At the Atlanta Journal-Constitution, Greg Bluestein explains “How Raphael Warnock Defeated Herschel Walker,” and writes:
…Warnock and his allies recognized from the outset that winning reelection against Republican Herschel Walker, even with his troubling personal issues and blunders, would require a new strategy….Doing so would mean veering from a 2020 approach that focused almost exclusively on Democratic priorities — and little about his opponent. Instead, Warnock set out to energize liberal Georgians and swing voters by emphasizing his sharp contrast with Walker.
The Democrat was helped by Walker’s pile of personal issues, bizarre behavior and campaign blunders during the runoff. Warnock’s most effective ads, to many, consisted simply of footage of Walker’s confusing remarks on the campaign trail….Inside the Republican’s campaign, aides lurched from crisis to crisis so often it felt like a “death march,” said one staffer, one of a half-dozen Walker allies who were granted anonymity because they were not authorized to publicly discuss the inner workings of the operation.
Bluestein adds that “Warnock, meanwhile, held dozens of events to mobilize voters when they most needed the push. A Democratic majority in the Senate, and the absence of other candidates on the ticket, changed the stakes. And a shrewd scheduling move by the Democrat caused chaos in Walker’s campaign.” Further,
“Herschel was like a plane crash into a train wreck that rolled into a dumpster fire. And an orphanage. Then an animal shelter. You kind of had to watch it squinting through one eye between your fingers,” said Dan McLagan, an adviser to Agriculture Commissioner Gary Black, one of Walker’s defeated rivals in the GOP primary.
Bluestein notes, “To overcome the staunch support for his rival, Warnock had to motivate both liberal voters who form the Democratic Party’s base and middle-of-the-road Georgians who harbored concerns about both candidates.” Also,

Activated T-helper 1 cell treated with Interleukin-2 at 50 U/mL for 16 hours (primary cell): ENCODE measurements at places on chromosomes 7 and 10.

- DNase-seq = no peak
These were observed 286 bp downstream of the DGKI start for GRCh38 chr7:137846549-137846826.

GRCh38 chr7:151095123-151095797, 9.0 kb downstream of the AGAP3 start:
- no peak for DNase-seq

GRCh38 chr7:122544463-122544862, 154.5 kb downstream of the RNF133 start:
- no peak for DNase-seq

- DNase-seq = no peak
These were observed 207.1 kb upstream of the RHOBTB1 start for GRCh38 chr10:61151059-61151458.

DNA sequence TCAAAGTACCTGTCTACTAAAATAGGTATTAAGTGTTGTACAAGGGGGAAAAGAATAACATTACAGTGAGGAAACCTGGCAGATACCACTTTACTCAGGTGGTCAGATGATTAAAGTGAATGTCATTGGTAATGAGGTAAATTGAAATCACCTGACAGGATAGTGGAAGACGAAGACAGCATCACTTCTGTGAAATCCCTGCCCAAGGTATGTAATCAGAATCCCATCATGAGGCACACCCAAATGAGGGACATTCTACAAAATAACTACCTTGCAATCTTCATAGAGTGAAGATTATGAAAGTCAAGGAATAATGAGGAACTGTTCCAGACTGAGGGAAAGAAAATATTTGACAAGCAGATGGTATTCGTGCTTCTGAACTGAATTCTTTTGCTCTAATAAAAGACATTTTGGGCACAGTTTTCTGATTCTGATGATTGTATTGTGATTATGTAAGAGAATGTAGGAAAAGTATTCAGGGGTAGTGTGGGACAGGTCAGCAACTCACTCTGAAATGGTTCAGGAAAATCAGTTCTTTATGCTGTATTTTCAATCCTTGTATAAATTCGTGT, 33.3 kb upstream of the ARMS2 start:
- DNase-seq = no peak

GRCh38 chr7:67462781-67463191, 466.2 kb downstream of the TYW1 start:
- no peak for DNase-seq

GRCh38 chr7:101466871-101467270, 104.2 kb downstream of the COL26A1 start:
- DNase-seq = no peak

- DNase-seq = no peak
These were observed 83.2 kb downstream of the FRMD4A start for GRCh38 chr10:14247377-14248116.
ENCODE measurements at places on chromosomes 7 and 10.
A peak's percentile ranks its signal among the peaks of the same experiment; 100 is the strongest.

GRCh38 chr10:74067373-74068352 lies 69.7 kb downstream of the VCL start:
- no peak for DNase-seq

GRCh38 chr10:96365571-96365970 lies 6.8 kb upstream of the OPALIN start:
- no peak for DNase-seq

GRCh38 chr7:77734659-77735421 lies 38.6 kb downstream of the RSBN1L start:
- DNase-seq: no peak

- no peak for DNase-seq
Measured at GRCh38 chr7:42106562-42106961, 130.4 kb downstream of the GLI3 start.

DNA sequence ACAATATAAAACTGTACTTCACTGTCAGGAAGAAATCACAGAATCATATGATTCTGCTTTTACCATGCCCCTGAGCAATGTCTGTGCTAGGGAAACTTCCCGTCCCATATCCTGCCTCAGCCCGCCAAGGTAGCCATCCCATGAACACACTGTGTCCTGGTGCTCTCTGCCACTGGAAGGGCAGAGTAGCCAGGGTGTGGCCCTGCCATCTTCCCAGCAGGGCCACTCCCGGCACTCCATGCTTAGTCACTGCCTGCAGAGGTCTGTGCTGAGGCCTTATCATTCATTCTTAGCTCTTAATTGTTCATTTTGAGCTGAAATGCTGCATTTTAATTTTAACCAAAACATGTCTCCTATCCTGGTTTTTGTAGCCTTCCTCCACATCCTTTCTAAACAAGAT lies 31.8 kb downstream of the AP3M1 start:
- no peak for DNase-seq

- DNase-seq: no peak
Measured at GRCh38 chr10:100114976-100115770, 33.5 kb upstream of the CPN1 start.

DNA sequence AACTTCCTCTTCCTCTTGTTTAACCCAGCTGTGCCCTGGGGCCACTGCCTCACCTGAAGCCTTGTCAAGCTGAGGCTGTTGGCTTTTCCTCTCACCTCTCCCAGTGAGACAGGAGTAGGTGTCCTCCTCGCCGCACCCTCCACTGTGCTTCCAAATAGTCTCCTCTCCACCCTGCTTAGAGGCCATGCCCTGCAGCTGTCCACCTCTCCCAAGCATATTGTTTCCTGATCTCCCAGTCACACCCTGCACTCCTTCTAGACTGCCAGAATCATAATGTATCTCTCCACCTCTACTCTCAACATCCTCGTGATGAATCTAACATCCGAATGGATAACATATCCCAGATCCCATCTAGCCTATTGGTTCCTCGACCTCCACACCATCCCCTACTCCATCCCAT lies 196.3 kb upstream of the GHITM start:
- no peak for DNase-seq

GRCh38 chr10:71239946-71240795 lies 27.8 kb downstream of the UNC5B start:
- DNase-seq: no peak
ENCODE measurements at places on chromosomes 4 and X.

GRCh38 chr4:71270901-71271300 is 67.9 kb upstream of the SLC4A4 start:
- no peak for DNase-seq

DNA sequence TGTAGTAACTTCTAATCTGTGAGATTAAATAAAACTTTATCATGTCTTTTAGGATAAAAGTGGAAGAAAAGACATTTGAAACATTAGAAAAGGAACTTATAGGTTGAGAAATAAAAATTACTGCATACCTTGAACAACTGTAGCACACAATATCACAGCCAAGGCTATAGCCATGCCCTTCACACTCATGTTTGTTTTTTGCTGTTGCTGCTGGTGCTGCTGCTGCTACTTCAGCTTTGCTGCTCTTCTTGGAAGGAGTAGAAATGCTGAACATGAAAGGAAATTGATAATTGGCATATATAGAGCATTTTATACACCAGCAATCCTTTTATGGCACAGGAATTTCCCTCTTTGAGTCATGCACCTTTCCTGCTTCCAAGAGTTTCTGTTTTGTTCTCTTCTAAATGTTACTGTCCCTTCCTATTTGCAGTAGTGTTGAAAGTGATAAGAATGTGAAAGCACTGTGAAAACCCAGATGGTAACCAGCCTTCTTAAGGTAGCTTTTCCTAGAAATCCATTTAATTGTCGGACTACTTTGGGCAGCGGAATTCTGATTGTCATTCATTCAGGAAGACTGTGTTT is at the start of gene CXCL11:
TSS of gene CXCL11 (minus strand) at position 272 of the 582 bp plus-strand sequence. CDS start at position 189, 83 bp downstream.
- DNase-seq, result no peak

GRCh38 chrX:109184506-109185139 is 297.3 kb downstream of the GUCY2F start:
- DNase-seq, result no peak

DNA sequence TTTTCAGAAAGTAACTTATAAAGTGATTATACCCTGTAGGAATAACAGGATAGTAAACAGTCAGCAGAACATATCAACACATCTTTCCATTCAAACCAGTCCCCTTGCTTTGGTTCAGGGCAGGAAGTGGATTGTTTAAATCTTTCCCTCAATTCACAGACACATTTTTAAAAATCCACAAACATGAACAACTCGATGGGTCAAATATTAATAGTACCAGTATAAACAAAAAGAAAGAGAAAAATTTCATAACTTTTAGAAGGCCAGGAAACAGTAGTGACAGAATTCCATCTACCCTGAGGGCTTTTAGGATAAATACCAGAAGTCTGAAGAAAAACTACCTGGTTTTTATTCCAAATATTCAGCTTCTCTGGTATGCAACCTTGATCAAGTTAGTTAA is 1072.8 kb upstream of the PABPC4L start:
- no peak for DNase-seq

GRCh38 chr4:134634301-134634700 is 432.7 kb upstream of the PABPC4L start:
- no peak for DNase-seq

He steered clear of Biden, saying talk of the president’s future should be left to pundits. He spoke more on the campaign trail about work he had done with Republicans in the U.S. Senate than allying with Biden, often to the shock of supporters. And he cast the race as a referendum on Walker.
….Warnock, meanwhile, laid claim to the political center despite a liberal voting record. Jason Shepherd, the former chair of the Cobb County GOP, marveled at Warnock’s “solid, focused and disciplined campaign” in contrast to Walker’s failure to woo swing voters.
….t was clear that one of Walker’s biggest weaknesses was middle-of-the-road voters who had defected en masse to Warnock, voted for the third-party candidate or just skipped the race altogether. But no campaign reset was underway.
Bluestein shares an inter-active map which clearly shows that Walker fell way short of Georgia’s Republican Governor Brian Kemp’s total votes, not only in metro Atlanta, but also in the heavily-Republican counties north of Atlanta.
At FiveThirtyEight, Geoffrey Skelley notes that “The Supreme Court’s decision to overturn Roe v. Wade gave Republicans an unusual win for the party outside of power, one that ran against public opinion and clearly motivated the Democratic base. At the same time, Trump remained in the political picture and cast his broadly unpopular shadow over Republican Senate primaries, which helped produce a series of poor candidates in key Senate races.” Also at FiveThirtyEight, Nathaniel Rakich adds, “Republicans nominated poor candidates, with Walker being a prime example. He was a political novice with multiple skeletons in his closet who didn’t even live in Georgia….”
None of this should detract from Sen. Warnock’s impressive accomplishment, nor his campaign’s tireless efforts. But Somewhere Mitch McConnell is grinding his teeth.